I guess when it rains, it pours! I’ve been job interviewing since I was laid off in January, and right now I have two job offers in hand (or at least in email inbox)! I am waiting for a third. They are all roughly similar in terms of job description (marketing coordinator). One job pays a little more than the other two. I really don’t know how to proceed. Obviously I have to take one job and say “No thanks” to the other two. How do I decide which job to take, and how do I say “Thanks anyway” to the other two employers without burning bridges?
Hurrah for you! That is a huge feather in your cap – three job offers at once! Now your assignment is to go into a four-way negotiation between you and the three hiring managers who are interested in you, with the goal of using the zeroing-in process to decide which employer and which job offer the best situation for your ongoing mojo-building and development.
For starters, if there is one of the three jobs that just doesn’t float your boat as much as the other two do, let that hiring manager off the hook right away with a polite “No thanks” call or email message. You could write:
I just received your offer for the Marketing Coordinator position. Thanks so much for your confidence in me! I am sorry that I must decline your wonderful opportunity, but I’d love to stay in touch over time. If there’s anything I can do for you down the road, please don’t hesitate to reach out. It was wonderful to meet you and the team, and I wish you all the best with the X-15 product launch and all of your adventures.
Kelly [Green, e.g.]
Don’t send a brush-off letter like this one unless you’re sure you don’t want the job, no matter what happens with the other two employers! You don’t want to push away from your backup offer if there is any chance that you might end up wanting it.
Now, back to the two finalists for your time and attention, the two hiring managers attached to the other two job offers you’ve received. How to proceed with those guys? Let’s start by helping you zero in on what you need in your next job. Is it more training, or more exposure to executives, or more customer-facing projects? What is important to you at this stage in your career, and which opportunity seems to offer more of it?
You could list the attributes of each opportunity (room for growth, coolness of the job, stability of the company, intellectual level of the manager and/or the team, etc.) but I encourage you to step away from the standard business-y linear decision model, and remember what it felt like to be in each of the employers’ facilities. Where did you feel that the people ‘got’ you the most? A workday is long. You don’t want to spend your time or squander your gifts among people who don’t see or don’t value what you bring.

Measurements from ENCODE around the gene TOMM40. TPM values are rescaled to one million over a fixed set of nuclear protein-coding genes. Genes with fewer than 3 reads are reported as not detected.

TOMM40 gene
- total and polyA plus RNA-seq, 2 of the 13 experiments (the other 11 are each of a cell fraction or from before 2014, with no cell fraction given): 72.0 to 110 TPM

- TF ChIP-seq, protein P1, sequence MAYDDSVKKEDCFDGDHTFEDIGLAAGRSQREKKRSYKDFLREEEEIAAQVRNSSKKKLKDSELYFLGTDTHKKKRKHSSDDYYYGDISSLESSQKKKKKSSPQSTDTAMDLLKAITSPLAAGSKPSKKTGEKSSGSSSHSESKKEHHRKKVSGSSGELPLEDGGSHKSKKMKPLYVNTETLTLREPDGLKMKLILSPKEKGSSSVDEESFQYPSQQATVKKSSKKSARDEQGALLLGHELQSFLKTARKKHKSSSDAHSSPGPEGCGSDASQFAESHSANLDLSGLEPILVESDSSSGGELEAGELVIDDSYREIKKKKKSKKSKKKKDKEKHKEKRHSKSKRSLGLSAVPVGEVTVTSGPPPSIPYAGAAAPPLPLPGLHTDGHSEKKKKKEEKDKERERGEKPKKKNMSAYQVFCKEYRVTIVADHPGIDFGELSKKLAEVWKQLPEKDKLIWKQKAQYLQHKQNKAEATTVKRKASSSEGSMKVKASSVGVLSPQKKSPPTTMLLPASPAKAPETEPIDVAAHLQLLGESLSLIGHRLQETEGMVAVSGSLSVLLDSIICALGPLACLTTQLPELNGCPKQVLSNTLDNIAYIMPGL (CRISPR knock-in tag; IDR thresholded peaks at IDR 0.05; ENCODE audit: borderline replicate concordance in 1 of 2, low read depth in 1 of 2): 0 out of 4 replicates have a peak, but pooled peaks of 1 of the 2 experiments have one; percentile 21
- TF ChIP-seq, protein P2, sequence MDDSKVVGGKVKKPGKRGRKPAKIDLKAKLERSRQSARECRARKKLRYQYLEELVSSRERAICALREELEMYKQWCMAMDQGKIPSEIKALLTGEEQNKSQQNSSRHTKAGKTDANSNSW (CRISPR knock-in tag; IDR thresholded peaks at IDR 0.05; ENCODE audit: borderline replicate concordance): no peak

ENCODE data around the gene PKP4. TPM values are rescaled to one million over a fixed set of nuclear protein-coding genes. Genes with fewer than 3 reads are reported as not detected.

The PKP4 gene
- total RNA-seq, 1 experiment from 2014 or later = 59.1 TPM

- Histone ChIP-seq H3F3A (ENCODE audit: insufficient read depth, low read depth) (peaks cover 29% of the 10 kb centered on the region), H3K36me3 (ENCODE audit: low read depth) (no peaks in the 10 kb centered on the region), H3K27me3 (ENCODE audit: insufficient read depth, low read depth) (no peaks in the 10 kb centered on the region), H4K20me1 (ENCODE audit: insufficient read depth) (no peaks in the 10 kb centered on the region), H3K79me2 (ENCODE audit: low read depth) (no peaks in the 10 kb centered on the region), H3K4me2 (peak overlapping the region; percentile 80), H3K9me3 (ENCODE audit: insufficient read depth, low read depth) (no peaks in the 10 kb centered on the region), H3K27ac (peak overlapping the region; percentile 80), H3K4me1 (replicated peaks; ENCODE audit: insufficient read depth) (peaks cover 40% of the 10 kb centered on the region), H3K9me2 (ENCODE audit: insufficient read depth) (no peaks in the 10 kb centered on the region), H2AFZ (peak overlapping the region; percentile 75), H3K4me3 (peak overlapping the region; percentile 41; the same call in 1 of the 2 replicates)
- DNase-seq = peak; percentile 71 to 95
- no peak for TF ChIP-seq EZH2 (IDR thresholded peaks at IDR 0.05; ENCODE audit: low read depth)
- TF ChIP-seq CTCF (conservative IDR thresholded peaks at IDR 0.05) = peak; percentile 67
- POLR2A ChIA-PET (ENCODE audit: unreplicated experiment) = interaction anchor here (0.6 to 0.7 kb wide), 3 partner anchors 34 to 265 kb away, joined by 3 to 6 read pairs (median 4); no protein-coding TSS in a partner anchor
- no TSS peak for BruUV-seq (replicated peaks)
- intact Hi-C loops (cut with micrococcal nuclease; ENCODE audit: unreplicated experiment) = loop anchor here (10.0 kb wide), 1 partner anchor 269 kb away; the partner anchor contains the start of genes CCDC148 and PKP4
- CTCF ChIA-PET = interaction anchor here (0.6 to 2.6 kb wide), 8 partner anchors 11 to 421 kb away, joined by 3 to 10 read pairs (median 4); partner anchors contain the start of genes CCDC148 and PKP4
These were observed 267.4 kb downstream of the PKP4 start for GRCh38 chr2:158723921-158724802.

You can negotiate with the two employers to try and get one or both of them to improve the job offers. If you feel that the offers are below your market value, that might be a great thing to do. If not – if the offers you’ve received are fair based on your understanding of what these sorts of jobs pay – then don’t feel that you have to negotiate just to say you did.
However, I’d negotiate with either or both of your next prospective managers if you want to see how flexible they are. There’s nothing like asking a hiring manager, “I’m wondering, Gail, what flexibility you might have in the salary package – whether, for instance, you might be able to manage a $2000 sign-on bonus that would keep me at the level of my last salary” and getting the answer “No, there’s nothing we can do, so take it or leave it” to tell you when the universe wants you to take a hike.
You have two job offers already, Kelly, and a third on the way. Obviously you have something (and are doing a good job conveying what that something is) that employers need on their Marketing teams. Think, meditate, sleep, exercise and listen to your body to get the answer to the question “Which opportunity will let me grow my flame the most?” and then accept the job that feels like that flame-growing spot.
Call the losing hiring manager and explain that you had a tough decision to make. Networking contacts are long-lasting, so don’t be terse or less than professional as you send your regrets (or explain your situation over the phone). Ask your almost-next-manager whether he or she is okay with receiving a LinkedIn invitation from you, and then send one over right away. Get used to this kind of activity, Kelly – this is how the talent marketplace of the future works. Everybody is a consultant and an entrepreneur, whether you’re on the payroll or not. You’re growing muscles now you’ll use for your whole life.